The Blue Ridge National Heritage Area covers 10,000-plus square miles and houses approximately 1 million people. It is bordered by Virginia, Tennessee, Georgia and South Carolina. The ancient Cherokee called the area "The Great Blue Hills of God."
Bluegrass music goes from rural America to classrooms; scholars discuss genre
A symposium began Thursday at Western Kentucky University in Bowling Green, Ky.,with scholars from 17 states and three countries discussing bluegrass music and its place in classrooms, writes Ryan Lenz of The Associated Press. (Read more)
More than a dozen universities offer folk studies program with classes on bluegrass, but most academics have yet to really engage the music, reports Lenz. "Poor rural whites are in a sense the last examined minority," said Erika Brady, a folk studies professor at Western who helped organize the symposium. "It's a group that it's taken the academic world a long time to get around to." Social groups and race must be discussed when looking at bluegrass studies, Brady said, and there are misconceptions that bluegrass' pioneers were backward country folk.
The symposium will ultimately attempt to define bluegrass music, which with its many influences from jazz to blues has often proved challenging to describe in a succinct manner, writes Lenz.
Proposed power line project scares farmers, draws criticism at hearing
"Josh Barlow's eyes welled with tears as he described the view from his family farm in Barren County. ‘I can see our cattle walking across from one side of our pasture to the other,’ he said. Barlow spoke Tuesday at a Public Service Commission meeting, gathering input about the proposed construction of new power lines," writes Raed G. Battah of The Daily News of Bowling Green, Ky. (Read more)
Several farmers said they fear their land could be hurt by proposed new 161-kilovolt electric transmission lines. The lines are needed to provide power to customers of Warren Rural Electric Cooperative Corp., which opted out of its contract with the Tennessee Valley Authority to join East Kentucky Power Cooperative.
To build the new lines, EKPC needs a certificate of public need and necessity from PSC. EKPC will makes its argument at an evidentiary hearing Tuesday, which will be taken into account by the PSC along with all the public input received.
Coloradoan names new head; publisher, executive editor resigned Wednesday
The Fort Collins Coloradoan named its new president and publisher Thursday, one day following the departure of its publisher and executive editor, reports the paper's Kirsten Orsini-Meinhard. (Read more)
Dorothy Bland, president and publisher of the Gannett Co. newspaper for 11 years, and Michael Limon, newsroom editor for three years, abruptly quit Wednesday without giving any reasons. Other newspaper officials have declined comment about the matter or said they were unaware of the pair's reasons.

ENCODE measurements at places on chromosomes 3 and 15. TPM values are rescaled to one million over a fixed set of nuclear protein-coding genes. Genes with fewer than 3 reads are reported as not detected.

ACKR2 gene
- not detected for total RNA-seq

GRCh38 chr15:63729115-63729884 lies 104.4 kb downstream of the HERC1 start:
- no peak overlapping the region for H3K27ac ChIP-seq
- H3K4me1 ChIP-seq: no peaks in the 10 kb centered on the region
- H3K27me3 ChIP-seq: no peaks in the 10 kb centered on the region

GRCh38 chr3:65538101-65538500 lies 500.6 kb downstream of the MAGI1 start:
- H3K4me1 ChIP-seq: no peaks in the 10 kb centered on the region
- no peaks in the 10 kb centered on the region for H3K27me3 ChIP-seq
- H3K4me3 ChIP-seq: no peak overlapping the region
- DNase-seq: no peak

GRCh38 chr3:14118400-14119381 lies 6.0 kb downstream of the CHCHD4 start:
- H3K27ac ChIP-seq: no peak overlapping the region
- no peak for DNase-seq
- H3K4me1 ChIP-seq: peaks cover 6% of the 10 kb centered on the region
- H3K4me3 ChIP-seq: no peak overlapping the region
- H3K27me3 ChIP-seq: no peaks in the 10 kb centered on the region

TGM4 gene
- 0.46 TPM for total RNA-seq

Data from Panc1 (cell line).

Christine Chin will now head the 240-employee newspaper in Northern Colorado, which has a circulation of 28,000 weekday and 34,000 on weekends. Chin last served as president and publisher of The Bellingham Herald in Washington.
Texas tops list of states with highest amount of mercury emissions hurting water
In a report on power plants and mercury pollution in the United States, Texas tops the rankings of states with the highest amount of mercury emissions. Rounding out the top 10 are Ohio, Pennsylvania, Indiana, Alabama, Illinois, West Virginia, Kentucky, Missouri and North Carolina.
The state rankings are based on 2003 data analyzed by the U.S. Public Interest Research Group. "With power plants responsible for a lion's share of mercury emissions, it's long past time for them to clean up their act," Samantha Yarbrough, a spokeswoman for the group, said at a news conference.
Mercury poisoning affects the brain, heart and immune system, Yarbrough told reporters. Since April 2000, Kentucky has had an advisory in effect warning people about mercury levels in fish. The advisory is a recommendation that people -- specifically women of child-bearing age and young children -- eat no more than one meal of freshwater fish pulled from Kentucky's waterways per week. For an Associated Press article about rankings and Kentucky's impact, click here.
Thursday, Sept. 8, 2005
States uniting to take on hurricane relief; at least 40 providing military help
Nothing seems to unite the United States quicker and more firmly than adversity. State governments across the continent are kicking into action to cope with the far-reaching devastation of Hurricane Katrina.
"Nearly all states are pitching in somehow. At least 40 states are providing military manpower to restore order in Louisiana. So far, 19 are housing refugees from Louisiana and Mississippi. And several more are offering services, such as schooling, aimed at helping displaced residents carry on with their lives. National Guard troops are providing 74 percent of the military presence in the Gulf Coast relief effort, according to the National Guard Association of the United States," writes Daniel C. Vock of Stateline.org.
More than 43,000 Guard troops are in the affected areas. In Louisiana, Guard units are from 40 states. Units from 21 states are in Mississippi. "The thousands of soldiers heading to the Gulf Coast include engineers from Colorado, nurses from Delaware and firefighters from New York. Guard units have delivered more than 422,000 meals, 723,000 liters of water and 31,000 pounds of ice," writes Vock.
With an influx of refugees, states not hit by the hurricane now qualify for federal emergency funds. Evacuees are spreading across the country, especially after Texas said it could no longer accept new arrivals. President Bush has declared emergencies in 13 states: Alabama, Arkansas, Colorado, Florida, Georgia, Louisiana, Mississippi, North Carolina, Oklahoma, Tennessee, Texas, Utah and West Virginia. Nevada and Washington have also asked for the emergency relief, Vock writes. (Read more)